Customer engagement, o where art thou?
Almost every guest picks up a menu after it sits down to figure out what to order, so if you want customer engagement you need to augment the menu. This is where dedicated devices really shine.
A restaurant could give out tablets with one of the smartphone apps, but have you ever seen typical shelf life of a 400$ iPad in an environment where people spill their drinks daily? Granted that the shiny shiny device didn’t get stolen or that it didn’t run out of battery juice before somebody spilled their beer over the device.
The restaurant is an environment that’s perfect for our V Tablet devices. Thanks to their superb e-paper screens, the devices can work more than a week on a single battery charge and are superbly visible in the screeching sun of all those beer gardens and outdoor cafes. The device itself is also completely waterproof so it can be dipped in a pint of beer without any adverse side effects.
We tested claims of high customer engagement with Geoffrey, our tabletop ordering system. We’ve deployed the system across restaurants, cafes and bars and measured the usage amongst the guests as well as the impact on the restaurateur’s bottom line.
Results were tallied and a dedicated system will get 93% of guests to order with the devices, which based on our statistics nets you 10%-20% higher revenues. This is huge in an industry that works with typical profit margin of ~3%. Even more surprisingly, every third customer decided to answer a couple customer satisfaction questions, giving owners insight on what their customers think.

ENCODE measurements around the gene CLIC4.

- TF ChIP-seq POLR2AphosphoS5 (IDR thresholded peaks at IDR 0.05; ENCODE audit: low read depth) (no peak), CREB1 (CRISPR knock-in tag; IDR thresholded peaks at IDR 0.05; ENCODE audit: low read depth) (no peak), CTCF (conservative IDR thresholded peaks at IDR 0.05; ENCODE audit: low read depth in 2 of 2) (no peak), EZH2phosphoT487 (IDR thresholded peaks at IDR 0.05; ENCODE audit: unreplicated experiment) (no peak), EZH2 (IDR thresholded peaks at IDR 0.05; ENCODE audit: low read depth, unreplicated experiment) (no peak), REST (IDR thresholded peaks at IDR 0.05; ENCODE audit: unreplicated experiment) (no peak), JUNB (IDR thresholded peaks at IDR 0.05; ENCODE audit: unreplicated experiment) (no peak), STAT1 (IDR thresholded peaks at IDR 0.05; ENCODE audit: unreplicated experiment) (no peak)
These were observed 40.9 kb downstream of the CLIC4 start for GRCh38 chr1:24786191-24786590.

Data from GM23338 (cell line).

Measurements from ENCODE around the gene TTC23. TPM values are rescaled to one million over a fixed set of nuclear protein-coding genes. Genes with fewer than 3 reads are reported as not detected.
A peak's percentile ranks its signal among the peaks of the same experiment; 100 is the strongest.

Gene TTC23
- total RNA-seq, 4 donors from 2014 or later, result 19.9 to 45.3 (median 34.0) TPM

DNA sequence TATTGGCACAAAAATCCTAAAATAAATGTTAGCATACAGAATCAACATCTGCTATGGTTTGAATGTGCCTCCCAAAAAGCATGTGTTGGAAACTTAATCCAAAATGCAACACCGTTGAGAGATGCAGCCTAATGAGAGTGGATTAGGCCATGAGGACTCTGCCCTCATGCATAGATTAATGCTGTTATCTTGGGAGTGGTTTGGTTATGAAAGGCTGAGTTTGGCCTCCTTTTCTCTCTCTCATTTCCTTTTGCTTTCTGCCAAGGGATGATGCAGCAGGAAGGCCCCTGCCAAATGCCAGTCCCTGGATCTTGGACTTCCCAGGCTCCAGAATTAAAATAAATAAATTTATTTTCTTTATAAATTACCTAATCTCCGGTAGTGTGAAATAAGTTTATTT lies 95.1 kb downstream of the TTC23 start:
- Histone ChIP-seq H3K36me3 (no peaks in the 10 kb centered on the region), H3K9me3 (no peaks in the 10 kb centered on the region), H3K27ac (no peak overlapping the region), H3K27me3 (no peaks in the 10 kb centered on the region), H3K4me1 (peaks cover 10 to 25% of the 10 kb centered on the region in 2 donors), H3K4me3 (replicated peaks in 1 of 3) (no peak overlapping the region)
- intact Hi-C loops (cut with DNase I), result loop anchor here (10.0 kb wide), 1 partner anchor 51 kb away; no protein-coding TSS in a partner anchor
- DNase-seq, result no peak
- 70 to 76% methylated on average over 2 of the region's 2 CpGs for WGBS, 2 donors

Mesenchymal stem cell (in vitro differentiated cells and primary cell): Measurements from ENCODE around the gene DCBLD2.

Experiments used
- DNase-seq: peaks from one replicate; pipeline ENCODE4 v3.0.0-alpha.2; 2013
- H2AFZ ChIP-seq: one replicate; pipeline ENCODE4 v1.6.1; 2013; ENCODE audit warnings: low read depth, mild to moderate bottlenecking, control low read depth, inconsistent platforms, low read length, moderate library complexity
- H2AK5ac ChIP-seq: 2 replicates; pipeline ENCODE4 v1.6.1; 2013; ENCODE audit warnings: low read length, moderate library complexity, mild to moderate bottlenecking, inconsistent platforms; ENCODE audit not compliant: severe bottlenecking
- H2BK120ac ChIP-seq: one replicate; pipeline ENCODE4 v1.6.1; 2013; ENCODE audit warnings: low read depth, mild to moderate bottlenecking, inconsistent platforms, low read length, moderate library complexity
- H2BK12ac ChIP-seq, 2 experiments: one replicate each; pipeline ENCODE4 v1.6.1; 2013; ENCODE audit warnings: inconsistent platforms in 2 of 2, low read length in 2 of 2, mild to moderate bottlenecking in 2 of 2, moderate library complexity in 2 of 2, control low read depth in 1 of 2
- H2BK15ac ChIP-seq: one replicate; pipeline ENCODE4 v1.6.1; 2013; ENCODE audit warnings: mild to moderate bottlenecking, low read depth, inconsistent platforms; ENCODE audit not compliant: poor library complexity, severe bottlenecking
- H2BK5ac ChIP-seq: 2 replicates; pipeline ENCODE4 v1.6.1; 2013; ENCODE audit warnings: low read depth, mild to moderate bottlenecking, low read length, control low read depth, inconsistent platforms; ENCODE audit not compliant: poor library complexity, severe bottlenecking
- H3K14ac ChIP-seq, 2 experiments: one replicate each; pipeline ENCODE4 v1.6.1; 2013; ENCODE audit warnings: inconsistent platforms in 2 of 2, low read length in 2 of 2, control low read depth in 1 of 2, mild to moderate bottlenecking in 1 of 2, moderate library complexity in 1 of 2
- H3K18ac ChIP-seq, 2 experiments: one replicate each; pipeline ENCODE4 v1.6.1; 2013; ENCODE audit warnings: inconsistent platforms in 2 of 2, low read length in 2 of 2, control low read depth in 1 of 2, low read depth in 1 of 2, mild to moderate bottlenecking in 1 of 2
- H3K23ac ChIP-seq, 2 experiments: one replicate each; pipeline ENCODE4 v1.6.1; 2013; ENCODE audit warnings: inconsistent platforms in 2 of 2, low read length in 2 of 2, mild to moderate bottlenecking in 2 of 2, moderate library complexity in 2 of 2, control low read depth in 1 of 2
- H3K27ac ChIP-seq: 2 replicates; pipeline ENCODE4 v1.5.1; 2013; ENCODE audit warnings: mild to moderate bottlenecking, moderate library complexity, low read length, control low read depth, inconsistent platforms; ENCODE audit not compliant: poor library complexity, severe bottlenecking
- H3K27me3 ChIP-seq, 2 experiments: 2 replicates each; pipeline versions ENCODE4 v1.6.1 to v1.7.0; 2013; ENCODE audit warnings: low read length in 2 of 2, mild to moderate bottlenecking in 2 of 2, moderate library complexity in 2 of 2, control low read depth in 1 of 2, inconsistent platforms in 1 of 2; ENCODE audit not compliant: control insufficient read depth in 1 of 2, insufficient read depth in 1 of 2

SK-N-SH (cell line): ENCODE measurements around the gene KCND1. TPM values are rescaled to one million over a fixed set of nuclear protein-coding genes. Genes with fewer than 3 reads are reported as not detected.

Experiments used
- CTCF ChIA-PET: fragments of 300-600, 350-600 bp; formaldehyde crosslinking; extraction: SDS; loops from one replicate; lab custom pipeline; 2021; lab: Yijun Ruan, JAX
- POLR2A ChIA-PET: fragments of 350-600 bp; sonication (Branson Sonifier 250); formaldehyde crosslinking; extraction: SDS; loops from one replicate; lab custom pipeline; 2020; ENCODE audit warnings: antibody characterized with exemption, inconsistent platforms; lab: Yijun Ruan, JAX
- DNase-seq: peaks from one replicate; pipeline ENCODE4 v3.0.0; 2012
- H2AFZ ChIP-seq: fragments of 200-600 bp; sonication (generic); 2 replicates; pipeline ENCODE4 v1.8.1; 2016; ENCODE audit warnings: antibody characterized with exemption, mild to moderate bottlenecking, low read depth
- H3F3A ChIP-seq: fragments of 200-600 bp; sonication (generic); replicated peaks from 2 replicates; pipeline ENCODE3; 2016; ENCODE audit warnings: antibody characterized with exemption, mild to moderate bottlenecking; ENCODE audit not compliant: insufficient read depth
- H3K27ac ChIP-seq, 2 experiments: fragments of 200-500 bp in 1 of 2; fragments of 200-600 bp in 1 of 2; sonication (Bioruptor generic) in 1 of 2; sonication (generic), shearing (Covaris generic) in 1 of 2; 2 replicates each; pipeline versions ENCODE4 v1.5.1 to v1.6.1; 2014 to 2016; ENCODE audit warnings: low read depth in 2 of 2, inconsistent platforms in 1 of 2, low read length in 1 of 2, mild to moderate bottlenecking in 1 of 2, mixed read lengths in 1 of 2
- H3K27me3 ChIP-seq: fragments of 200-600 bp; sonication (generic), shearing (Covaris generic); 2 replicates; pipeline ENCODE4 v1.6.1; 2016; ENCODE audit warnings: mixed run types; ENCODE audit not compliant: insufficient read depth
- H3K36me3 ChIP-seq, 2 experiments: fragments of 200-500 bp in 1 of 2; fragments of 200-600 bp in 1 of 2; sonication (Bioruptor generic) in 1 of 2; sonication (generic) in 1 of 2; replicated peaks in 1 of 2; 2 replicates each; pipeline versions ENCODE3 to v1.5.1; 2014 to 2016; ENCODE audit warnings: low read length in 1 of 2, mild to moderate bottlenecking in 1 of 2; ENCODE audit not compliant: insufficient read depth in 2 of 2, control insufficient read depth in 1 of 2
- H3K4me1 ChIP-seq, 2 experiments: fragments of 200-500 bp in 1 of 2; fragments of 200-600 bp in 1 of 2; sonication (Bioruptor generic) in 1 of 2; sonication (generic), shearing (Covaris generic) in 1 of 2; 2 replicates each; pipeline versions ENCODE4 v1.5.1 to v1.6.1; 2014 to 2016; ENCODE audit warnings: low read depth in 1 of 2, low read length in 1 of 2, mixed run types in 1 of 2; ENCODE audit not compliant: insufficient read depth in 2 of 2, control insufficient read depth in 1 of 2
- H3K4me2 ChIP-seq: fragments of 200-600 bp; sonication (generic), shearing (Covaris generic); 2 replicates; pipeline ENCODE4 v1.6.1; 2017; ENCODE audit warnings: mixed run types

The important thing to note regarding high customer engagement is that it enables restaurateurs to embrace the Restaurant 2.0 concept where normal tables get replaced with smart tables and where serving staff can focus on their guests’ well-being instead of acting as a simple relay between the menu and the kitchen. This is where “catch phrases” like BigData and real-time business analytics really make sense.
Our experience with dedicated devices is fully consistent with latest developments where we see chains like Chili’s and Applebee’s opting for full devices mounted on tables over finicky smartphone apps.
Tabletop ordering systems like Geoffrey are revolutionizing the hospitality industry that succeeded staying mostly dormant in terms of technology for the past 25 years. This has really changed, restaurateurs have really embraced the technology and the number of Restaurant 2.0’s is going up quickly (and mostly with dedicated devices).
It is interesting to see that the hardware revolution not only brought huge numbers of new gadgets to Kickstarter but it also made us rethink the mantra “smartphones and apps will rule the world”. In some cases the phone/tablet simply cannot cut it due to environmental requirements and entrepreneurs these days are not afraid to create products which include some hardware as well.